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Manage any negotiation, Part 2: The Energy Budget

In part 1, we gave an overview of the four budgets of every negotiation, and we discussed the time budget. In this part, we will discuss the energy budget of every negotiation.


The Energy Budget

Why are some people are just ready to do a deal, while others always have another ask for more information? Let’s describe the energy budget that’s a part of every deal, what you can do to manage yours, and how you can avoid exhausting your counterpart’s and losing the deal. 

Bob has a small but thriving healthcare SaaS company that he wants to sell. One of the reasons he wants to sell is that the business is taking up too much of his attention. The buyer has made the usual requests during due diligence: financials, pipeline, access to source code, and Bob was able to fit those into his schedule. But the buyer seems to be nervous about the purchase, and is asking Bob to set up interviews with his customers, unrelated documents, and even old tax returns from years ago. Of course the buyer wants it all immediately.

The buyer was unintentionally using up Bob’s energy budget, which was very small to begin with. Bob walked away from the deal and refused to to business with the buyer ever again. It turned out the buyer was very nervous about the purchase and would probably have kept asking for more and more detail, never getting around to purchasing the company to begin with, so Bob cutting his losses may have been his best option.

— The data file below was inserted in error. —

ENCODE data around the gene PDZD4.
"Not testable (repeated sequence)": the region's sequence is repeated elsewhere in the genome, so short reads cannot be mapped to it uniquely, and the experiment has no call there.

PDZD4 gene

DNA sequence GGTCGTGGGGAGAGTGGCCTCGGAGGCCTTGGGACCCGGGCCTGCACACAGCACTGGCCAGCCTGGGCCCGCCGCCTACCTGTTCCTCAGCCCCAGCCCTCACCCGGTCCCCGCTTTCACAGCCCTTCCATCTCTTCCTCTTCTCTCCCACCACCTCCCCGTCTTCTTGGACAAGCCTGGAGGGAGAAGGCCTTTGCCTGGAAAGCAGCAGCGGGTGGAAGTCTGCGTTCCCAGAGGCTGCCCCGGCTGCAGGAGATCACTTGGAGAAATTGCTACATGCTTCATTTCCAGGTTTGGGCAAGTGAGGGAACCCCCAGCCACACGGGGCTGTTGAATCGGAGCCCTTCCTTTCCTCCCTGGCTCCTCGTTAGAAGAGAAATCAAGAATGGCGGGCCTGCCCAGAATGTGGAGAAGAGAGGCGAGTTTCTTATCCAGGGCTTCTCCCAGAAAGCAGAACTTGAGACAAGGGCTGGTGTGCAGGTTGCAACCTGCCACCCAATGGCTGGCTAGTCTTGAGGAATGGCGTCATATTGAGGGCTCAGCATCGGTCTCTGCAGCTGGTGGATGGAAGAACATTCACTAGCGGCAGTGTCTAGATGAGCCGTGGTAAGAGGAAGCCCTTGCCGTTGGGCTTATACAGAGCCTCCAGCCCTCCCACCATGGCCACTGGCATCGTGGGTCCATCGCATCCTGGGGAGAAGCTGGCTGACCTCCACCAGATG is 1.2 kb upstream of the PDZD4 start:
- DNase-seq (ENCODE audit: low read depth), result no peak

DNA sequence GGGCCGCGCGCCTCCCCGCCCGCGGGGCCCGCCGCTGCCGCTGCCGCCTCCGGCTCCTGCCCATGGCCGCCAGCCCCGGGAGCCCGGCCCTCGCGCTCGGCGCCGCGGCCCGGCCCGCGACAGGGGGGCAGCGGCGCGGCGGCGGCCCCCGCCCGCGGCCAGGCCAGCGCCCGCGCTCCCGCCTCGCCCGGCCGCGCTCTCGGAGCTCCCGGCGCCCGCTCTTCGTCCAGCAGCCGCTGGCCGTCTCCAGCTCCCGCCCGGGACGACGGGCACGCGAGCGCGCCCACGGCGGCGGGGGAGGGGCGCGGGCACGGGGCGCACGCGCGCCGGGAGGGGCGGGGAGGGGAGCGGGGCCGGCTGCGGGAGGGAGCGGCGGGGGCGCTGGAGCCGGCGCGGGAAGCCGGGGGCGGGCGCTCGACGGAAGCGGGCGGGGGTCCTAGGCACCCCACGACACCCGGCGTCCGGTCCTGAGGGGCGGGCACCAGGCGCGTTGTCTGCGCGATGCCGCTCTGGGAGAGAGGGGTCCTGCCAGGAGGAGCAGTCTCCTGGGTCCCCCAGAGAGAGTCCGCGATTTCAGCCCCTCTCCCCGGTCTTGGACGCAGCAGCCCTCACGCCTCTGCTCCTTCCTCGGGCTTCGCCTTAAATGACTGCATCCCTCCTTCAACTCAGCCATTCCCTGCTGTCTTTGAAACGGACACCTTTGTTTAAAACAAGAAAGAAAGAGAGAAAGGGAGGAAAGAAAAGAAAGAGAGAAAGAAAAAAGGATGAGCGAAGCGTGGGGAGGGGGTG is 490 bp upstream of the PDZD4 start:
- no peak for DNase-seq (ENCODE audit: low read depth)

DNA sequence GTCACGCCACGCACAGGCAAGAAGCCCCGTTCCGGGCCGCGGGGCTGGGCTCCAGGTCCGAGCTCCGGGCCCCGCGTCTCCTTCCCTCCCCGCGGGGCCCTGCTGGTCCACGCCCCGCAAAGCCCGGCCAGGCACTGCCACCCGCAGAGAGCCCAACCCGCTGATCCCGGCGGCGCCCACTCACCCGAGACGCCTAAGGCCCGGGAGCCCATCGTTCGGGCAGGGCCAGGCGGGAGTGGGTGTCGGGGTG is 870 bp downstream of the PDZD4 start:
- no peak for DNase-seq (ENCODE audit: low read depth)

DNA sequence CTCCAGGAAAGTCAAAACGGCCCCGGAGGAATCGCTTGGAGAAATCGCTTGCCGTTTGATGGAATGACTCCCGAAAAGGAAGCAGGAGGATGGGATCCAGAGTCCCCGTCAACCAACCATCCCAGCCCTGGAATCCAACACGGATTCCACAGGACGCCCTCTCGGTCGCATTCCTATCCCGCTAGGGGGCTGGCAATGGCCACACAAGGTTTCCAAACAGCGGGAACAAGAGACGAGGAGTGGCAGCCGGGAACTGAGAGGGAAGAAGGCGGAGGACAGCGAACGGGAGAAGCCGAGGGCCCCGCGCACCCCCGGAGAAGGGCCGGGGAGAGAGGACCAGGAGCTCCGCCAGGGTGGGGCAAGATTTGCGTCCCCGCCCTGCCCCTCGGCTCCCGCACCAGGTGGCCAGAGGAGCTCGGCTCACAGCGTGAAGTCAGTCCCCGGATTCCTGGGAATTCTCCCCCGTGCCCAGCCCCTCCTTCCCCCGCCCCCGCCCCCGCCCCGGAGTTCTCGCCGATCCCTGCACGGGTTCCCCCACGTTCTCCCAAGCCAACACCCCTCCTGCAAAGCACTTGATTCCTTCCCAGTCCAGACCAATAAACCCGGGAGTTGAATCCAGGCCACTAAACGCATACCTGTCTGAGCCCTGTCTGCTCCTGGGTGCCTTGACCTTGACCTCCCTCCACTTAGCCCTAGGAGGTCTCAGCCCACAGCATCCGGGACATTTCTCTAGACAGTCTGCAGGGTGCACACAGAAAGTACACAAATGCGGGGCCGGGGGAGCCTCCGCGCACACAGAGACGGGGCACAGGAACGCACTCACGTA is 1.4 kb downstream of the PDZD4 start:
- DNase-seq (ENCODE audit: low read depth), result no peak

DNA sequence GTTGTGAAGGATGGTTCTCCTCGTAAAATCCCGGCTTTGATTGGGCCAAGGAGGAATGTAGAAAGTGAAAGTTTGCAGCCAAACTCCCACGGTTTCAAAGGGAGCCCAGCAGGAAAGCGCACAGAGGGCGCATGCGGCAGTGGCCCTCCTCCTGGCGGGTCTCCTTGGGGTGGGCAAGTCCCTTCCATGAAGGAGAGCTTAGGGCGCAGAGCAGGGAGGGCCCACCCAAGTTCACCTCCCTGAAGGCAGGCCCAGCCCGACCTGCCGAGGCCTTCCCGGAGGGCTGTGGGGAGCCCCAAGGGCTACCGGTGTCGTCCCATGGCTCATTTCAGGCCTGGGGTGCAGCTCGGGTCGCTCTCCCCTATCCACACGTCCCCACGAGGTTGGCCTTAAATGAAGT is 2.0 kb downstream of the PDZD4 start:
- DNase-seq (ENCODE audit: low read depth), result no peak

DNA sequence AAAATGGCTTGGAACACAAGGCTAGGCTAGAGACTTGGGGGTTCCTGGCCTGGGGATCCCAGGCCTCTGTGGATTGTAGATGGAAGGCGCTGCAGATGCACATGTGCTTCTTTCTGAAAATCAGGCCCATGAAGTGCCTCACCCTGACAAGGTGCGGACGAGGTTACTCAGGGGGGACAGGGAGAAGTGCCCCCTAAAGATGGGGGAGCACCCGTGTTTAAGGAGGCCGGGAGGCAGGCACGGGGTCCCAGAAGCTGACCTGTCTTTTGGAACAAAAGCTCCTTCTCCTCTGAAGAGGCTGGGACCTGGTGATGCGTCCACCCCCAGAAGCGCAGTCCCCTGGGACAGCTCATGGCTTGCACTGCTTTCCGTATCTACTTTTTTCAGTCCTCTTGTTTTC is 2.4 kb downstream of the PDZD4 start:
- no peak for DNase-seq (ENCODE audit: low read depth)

The energy budget measures how much effort each party puts into the negotiation. Either party can use the energy budget to drive up the perceived likelihood of the deal going through, to scuttle the deal (as above), just as either party can refuse to expend more energy as they focus on other priorities. 

When your energy budget is getting low, you can sometimes conserve it by having a discussion about how the negotiation is proceeding. Start by labeling some of the behaviors you’re seeing: “It seems like you’re concerned about the quality of our financials.” Or try an interrogative like, “What are you looking for in our customer history that you haven’t seen?” Those kinds of questions can help expose a hidden agenda that’s holding back the deal. 

It’s important to manage your energy budget for each deal, keeping in mind what you’re giving up by focusing your energy on satisfying your counterpart’s requests and avoiding biases like sunk cost fallacy that keep you pouring energy into negotiations that aren’t worth it. Likewise, keep an eye on how much of your counterpart's energy you’re using up with your own requests, as you might inadvertently lose an important negotiation yourself! 

By keeping tabs on your energy budget and your counterpart’s, you can get better deals done faster. 

Are you ready to take your negotiations to the next level? You’re in good company! I work with leaders like you to build better business outcomes. Contact me right now and let’s get started!